The art of bonsai involves growing aesthetically pleasing trees in containers that mirror their full-sized counterparts. There are no height requirements. Bonsai trees can be any size, from very small to quite large. Heights of the bonsai are dependent upon the bonsai’s natural growth rate, as well as the growers’ desires.
Trees that grow naturally upright and tall will do so as bonsais. The types of trees that you select for bonsai will greatly determine its growth characteristics. The Japanese maple, for instance, reaches natural heights up to 30 feet and will attempt to grow as vigorously for the bonsai grower.
Potting containers also help to determine the size of your bonsai. Trees such as Japanese maple tree require deeper, narrow pots to accommodate their height and downward growth of the root system. However, conifer bonsais, such as the Japanese black pine require wider, slimmer containers to accommodate the natural spread of the root system. Adjusting the depth or width of these containers helps to control height.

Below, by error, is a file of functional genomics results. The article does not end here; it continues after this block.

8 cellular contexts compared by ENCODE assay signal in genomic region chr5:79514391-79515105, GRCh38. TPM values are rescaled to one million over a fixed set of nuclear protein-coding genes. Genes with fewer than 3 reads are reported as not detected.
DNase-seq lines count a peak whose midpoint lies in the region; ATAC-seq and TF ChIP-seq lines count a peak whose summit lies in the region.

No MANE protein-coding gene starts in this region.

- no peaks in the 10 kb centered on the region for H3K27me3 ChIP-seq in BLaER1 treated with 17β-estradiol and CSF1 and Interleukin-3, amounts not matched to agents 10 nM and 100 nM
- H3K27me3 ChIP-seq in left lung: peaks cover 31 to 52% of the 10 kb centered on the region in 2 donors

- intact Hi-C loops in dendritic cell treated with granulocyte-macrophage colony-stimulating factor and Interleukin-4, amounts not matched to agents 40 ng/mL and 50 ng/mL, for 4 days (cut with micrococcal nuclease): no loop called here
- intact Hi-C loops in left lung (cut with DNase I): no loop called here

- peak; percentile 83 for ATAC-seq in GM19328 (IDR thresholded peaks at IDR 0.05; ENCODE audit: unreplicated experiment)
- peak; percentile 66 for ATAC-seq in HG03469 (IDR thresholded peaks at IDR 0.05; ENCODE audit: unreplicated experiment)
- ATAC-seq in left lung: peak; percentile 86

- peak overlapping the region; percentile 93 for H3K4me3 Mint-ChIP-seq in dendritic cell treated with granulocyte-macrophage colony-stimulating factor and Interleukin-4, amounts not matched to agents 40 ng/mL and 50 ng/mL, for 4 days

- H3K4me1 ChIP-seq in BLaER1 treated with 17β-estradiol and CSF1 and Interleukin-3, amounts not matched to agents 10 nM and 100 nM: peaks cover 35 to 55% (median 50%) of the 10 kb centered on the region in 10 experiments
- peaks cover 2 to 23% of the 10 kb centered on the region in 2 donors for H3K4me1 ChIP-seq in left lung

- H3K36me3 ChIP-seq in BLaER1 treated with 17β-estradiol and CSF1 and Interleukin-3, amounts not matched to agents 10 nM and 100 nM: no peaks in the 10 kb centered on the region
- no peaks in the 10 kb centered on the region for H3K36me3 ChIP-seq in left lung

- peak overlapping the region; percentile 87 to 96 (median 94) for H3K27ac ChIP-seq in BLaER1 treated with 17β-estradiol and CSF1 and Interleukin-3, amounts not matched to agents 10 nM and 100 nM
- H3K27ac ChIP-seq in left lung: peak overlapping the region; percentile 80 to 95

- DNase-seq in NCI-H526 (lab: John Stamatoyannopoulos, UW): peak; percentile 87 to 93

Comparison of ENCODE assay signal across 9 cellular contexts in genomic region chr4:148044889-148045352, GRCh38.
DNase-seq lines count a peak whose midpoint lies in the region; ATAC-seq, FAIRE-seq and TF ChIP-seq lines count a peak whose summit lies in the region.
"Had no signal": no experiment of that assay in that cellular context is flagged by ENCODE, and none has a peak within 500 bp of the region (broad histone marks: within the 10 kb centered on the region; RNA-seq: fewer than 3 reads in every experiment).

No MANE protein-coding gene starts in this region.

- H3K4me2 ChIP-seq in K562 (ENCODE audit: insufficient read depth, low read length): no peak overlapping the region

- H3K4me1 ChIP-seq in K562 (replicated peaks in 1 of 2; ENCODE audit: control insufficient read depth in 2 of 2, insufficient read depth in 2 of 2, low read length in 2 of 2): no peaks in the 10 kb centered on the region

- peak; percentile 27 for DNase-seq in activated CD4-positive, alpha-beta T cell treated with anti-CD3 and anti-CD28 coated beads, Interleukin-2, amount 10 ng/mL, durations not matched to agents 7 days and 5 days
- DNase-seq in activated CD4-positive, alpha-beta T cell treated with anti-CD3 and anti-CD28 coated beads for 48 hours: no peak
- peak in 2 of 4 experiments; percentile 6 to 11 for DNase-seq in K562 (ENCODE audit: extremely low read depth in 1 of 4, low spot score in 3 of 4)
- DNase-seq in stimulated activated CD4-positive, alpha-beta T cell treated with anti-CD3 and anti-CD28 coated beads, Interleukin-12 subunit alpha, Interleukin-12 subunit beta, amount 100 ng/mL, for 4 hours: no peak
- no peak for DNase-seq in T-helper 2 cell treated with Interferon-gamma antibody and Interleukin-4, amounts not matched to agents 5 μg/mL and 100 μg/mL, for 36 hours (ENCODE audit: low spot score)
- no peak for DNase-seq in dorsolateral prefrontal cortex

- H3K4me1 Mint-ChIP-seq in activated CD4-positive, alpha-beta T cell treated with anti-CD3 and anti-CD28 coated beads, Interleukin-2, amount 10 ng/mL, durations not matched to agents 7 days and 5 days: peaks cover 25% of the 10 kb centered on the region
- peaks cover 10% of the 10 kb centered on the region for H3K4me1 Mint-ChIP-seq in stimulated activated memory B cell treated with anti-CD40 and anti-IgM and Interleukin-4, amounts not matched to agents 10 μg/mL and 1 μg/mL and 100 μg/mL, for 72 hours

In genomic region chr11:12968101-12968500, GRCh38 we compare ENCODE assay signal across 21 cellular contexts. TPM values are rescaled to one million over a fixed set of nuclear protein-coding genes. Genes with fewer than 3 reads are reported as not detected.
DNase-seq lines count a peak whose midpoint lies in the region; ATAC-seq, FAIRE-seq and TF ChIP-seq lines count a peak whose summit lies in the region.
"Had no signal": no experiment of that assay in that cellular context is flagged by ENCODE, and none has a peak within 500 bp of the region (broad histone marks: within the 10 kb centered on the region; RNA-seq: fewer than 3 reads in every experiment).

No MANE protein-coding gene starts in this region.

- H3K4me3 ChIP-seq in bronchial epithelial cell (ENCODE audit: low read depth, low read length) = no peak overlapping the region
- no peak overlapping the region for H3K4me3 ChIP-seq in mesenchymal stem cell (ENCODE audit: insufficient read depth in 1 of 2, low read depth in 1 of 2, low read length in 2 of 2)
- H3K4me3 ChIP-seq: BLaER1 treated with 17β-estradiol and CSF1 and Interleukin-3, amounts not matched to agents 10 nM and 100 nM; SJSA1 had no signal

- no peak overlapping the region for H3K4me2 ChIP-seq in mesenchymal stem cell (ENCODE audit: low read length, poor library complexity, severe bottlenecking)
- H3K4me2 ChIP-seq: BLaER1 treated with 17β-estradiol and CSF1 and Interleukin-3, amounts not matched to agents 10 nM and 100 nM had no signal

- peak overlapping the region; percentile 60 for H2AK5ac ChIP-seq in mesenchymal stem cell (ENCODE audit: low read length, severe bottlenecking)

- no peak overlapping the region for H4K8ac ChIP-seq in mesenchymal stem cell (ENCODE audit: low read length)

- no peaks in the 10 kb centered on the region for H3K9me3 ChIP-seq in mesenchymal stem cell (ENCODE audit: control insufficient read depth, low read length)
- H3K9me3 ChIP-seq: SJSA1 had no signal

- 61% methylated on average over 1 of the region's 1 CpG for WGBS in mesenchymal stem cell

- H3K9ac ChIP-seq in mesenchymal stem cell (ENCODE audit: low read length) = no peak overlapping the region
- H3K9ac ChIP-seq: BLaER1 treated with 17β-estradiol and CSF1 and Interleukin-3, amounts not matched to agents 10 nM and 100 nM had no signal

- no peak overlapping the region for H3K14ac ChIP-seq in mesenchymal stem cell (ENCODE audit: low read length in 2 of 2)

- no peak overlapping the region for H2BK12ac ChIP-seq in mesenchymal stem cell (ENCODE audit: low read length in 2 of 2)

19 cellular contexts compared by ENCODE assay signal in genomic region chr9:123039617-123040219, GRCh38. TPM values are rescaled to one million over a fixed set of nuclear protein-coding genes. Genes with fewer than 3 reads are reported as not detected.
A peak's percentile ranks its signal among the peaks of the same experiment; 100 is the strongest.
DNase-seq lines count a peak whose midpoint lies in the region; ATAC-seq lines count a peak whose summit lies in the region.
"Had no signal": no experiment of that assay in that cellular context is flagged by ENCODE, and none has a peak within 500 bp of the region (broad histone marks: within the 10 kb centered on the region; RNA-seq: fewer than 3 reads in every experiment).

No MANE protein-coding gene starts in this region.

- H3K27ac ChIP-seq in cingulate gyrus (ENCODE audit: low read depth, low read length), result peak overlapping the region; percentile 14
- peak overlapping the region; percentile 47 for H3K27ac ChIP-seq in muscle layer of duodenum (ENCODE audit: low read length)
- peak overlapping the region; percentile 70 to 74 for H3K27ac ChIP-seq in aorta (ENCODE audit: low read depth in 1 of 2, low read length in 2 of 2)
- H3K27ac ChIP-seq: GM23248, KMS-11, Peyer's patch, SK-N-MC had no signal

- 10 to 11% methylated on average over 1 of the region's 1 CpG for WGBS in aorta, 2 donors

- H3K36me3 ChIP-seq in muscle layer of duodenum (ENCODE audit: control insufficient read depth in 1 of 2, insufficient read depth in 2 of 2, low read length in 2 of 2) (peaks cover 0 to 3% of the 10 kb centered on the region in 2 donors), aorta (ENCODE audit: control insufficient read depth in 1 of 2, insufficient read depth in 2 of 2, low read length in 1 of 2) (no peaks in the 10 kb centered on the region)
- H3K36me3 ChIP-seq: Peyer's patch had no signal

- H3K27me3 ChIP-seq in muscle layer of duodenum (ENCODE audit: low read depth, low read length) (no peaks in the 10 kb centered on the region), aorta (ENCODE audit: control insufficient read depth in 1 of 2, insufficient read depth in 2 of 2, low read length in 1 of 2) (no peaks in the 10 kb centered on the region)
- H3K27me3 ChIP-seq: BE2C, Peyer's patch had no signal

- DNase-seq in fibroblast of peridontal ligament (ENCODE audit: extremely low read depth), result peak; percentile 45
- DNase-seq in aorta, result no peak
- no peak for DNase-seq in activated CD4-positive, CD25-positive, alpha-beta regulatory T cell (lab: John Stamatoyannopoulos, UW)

The pruning process helps to keep the bonsai healthy while allowing you control its height and shape. Hard pruning involves removing stems, branches and foliage from throughout the tree, as well as trimming back the central leader, if so desired. Hard pruning also includes root pruning which involves pruning down the root system so that the system is balanced with the bonsai tree.
- Tree Planter Sizes
- Brown Spots On Bonsai Leaves
- Grow a Bonsai From a Seed
- Cut Back Japanese Maple Trees
- Take Care of a Bonsai Plant
- Grow Tree Seedlings in Containers
- Grow Bonsai Pomegranate Trees
- Miniature Japanese Maple Tree
- Make a Dying Bonsai Plant Come to Life
- Make an Olive Tree Into a Bonsai
- Grow a Bonsai From a Maple Tree
- Meyer's Spruce Planting Instructions